by Amir Chetty – March 17, 2017
Chief KhoiSan SA and Crawford Fraser
A Port Elizabeth Khoisan leader will put his best foot forward when he embarks on a walk from the city to Bhisho to hand over a memorandum calling for the removal of the term Coloured from official documents.
Speaking in Cleary Park, Chief Khoisan said the reason for the expedition was to rid the indigenous Khoi people of a name “which had been forced on us by Europeans”.
Chief Khoisan, dressed in traditional attire, said the seven-day walk from Port Elizabeth to Bhisho would culminate in the handing over of a memorandum from the people of the northern areas, who were looking to regain their true identity.
Nine other people, including two women, will tackle the journey along with Chief Khoisan.
They have also invited spiritual leaders from different faiths and religions to attend the send-off in Gelvandale on Tuesday, Human Rights Day.
They will be making stops in towns including Colchester, Alexandria, Klipfontein, Port Alfred, Grahamstown and King William’s Town, with the aim being to reach Bhisho by March 27.
There they will hand over the memorandum to the provincial legislature.
They will also hold talks and workshops about the meaning of the term coloured, and how indigenous people were given that name.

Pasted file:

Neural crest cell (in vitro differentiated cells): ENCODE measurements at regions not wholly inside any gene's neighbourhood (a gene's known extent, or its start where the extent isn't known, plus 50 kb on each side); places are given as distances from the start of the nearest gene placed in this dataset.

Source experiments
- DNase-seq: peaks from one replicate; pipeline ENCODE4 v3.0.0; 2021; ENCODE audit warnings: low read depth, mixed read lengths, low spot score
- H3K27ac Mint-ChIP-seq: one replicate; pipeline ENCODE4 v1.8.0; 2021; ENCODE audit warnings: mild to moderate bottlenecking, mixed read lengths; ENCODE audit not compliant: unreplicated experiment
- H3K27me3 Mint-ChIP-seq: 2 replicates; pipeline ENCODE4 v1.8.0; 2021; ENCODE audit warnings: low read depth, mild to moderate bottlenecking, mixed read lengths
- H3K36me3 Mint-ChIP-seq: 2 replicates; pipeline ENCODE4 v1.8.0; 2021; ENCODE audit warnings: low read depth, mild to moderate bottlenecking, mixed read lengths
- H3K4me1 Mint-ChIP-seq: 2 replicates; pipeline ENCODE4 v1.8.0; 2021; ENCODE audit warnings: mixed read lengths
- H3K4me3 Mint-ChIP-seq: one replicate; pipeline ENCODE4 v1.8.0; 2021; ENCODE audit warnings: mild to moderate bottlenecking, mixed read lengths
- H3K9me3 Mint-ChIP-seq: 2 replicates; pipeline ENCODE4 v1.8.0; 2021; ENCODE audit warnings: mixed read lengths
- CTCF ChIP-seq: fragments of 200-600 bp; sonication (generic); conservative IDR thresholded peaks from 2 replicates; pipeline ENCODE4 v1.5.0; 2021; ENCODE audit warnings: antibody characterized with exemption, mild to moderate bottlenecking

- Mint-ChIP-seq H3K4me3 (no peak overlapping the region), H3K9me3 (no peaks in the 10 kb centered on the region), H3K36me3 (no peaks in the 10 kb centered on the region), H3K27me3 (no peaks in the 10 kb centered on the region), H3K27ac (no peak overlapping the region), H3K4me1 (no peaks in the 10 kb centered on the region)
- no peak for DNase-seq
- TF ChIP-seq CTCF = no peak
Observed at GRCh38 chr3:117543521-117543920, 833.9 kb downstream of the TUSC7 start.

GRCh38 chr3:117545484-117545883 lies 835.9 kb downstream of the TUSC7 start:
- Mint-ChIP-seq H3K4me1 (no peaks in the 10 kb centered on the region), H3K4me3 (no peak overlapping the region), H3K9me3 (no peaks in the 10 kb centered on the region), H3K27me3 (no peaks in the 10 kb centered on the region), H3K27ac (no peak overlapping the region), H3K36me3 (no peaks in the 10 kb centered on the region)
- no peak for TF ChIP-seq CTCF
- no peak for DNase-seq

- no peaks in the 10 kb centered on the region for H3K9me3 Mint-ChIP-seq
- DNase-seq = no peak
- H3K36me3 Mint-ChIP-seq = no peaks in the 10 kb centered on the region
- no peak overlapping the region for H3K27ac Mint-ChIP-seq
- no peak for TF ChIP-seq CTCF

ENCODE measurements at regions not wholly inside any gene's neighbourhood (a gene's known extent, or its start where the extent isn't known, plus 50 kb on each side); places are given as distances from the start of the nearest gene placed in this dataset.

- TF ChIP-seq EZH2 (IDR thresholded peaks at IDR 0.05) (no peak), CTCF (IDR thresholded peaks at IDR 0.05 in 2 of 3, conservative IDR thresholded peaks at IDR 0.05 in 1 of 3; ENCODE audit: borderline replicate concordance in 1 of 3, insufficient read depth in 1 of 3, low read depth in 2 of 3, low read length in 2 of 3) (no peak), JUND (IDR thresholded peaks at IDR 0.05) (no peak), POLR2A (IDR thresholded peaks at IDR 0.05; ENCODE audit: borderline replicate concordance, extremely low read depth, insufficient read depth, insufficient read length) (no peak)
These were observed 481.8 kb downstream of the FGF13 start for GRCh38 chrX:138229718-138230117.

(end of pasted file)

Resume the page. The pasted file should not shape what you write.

“The memorandum was drawn up as people from the northern areas are not happy about the term coloured, which has caused a lot of negativity among us,” Chief Khoisan said.
“Our children are confused. They are gangsters because they long for their own identity. They don’t know where they belong.”
Asked if people who had previously referred to themselves as coloured should now be referred to as Khoi, Chief Khoisan said: “We want to have workshops throughout the northern areas and the Eastern Cape informing people about the history of the term coloured.
“We want the people themselves to come out and say ‘I am not coloured’.
“We don’t want to tell them, we want them to make the decision themselves. Informed people make informed decisions.”
Chief Khoisan invited members of the public to join him on the first leg of the walk to Colchester, with transport being provided to bring people back to Port Elizabeth.